Ideally, free-market defenders would have provided a persuasive alternative to Progressivism at the time. Had they done so, they might have halted the progressive intellectual advance and directed the political system toward free-market solutions to the problems of industrialization. But the absence of powerful defenders of the Founders’ regime in that generation, especially in the academy, meant that the Supreme Court remained the only bulwark capable of arguing against progressivism.
In the period during and just after the Progressive Era—until it was broken by President Franklin Roosevelt and the New Deal—the judiciary harbored some of the most principled and thoughtful defenders of the Founders’ vision of economics. Regrettably, the judiciary had a limited intellectual visibility and influence. All the same, in a particularly important case, the Supreme Court turned away an attempt by progressives in Congress to institute a minimum wage for women in Washington, DC, by way of the Minimum Wage Act of 1918. That act was ruled unconstitutional in Adkins v. Children’s Hospital. Writing for the majority, Justice George Sutherland acknowledged that some women need income support. But as a means to achieving this, he deemed the minimum wage unjust:
To the extent that the sum fixed exceeds the fair value of the services rendered, it amounts to a compulsory exaction from the employer for the support of a partially indigent person, for whose condition there rests upon him no peculiar responsibility, and therefore, in effect, arbitrarily shifts to his shoulders a burden which, if it belongs to anybody, belongs to society as a whole.
He continued: “Certainly the employer, by paying a fair equivalent for the service rendered, though not sufficient to support the employee, has neither caused nor contributed to her poverty. On the contrary, to the extent of what he pays, he has relieved it.” In other words, it is not the employer’s fault that the employee is poor. Her wages, however low they might be, are just because they represent the value of her labor. And yet the employer is unjustly made to bear the full burden of rescuing her from poverty—beyond the wages that he is already paying her and that take her part of the way to solvency. The responsibility for raising her income should instead fall to society, because the moral obligation to prevent her from starving does not rest solely with her employer.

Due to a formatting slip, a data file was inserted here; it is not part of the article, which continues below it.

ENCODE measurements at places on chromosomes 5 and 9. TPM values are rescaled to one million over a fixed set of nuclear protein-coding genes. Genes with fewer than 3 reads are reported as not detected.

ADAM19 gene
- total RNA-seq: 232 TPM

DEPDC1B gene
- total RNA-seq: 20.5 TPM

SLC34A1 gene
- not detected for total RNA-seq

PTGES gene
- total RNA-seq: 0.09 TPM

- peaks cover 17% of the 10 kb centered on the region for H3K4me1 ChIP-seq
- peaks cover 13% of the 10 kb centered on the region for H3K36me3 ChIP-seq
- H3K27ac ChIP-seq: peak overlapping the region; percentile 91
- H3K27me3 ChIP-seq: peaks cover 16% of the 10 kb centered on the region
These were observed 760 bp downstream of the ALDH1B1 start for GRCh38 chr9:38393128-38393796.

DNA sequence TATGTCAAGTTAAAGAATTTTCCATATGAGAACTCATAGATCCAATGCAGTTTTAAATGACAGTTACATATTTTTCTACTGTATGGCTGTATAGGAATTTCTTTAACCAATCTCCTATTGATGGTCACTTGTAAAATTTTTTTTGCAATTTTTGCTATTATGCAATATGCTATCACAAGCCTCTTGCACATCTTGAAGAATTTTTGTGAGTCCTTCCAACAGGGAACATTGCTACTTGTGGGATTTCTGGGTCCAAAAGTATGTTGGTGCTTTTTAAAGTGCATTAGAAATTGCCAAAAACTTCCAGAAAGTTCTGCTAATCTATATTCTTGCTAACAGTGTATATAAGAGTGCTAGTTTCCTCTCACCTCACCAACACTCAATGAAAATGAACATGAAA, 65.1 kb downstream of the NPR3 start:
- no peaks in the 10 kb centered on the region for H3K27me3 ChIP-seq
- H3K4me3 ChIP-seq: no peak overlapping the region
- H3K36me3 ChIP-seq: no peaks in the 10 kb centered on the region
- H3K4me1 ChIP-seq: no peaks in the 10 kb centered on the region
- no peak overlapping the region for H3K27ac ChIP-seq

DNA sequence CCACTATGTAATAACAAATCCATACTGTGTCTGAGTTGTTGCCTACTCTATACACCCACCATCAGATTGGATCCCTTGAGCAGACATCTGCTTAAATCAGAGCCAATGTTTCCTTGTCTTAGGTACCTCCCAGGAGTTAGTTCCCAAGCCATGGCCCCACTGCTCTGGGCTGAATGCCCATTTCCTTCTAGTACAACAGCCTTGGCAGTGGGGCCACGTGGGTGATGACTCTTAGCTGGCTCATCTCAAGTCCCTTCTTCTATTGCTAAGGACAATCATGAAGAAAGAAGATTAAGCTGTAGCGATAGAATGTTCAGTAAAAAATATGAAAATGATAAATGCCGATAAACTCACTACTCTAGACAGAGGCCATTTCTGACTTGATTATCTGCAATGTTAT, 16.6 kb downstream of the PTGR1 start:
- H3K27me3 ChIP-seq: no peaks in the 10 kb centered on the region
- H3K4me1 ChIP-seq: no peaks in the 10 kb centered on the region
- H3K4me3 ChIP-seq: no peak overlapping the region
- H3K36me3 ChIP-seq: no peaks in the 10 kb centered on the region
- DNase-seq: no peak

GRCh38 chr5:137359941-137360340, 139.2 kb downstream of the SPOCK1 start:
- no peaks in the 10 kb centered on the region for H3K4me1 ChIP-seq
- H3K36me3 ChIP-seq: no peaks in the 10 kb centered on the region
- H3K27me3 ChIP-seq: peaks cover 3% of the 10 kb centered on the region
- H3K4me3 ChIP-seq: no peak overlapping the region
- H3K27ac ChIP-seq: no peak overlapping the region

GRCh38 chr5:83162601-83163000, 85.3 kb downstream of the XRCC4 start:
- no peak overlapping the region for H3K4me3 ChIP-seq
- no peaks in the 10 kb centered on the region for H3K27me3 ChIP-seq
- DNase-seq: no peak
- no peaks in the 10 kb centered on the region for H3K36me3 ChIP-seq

Sutherland’s moral analysis indicates that some form of minimal public welfare, and not the minimum wage, is a more appropriate and just response to the presence of degrading poverty. In his decision, Sutherland argued that unions are a constitutionally permissible way to increase wages. He presumably had in mind purely voluntary unions that do not seek coercive methods to prevent non-union laborers from taking their jobs. Coercive unions are an unjust imposition on the employer because they forcibly prevent employers from firing unionized workers at will and substituting willing, non-union workers. If workers cannot earn a living wage by means of individual employment or voluntary unions, a more just and moral alternative remains direct income support, if necessary, in the form of minimal public welfare.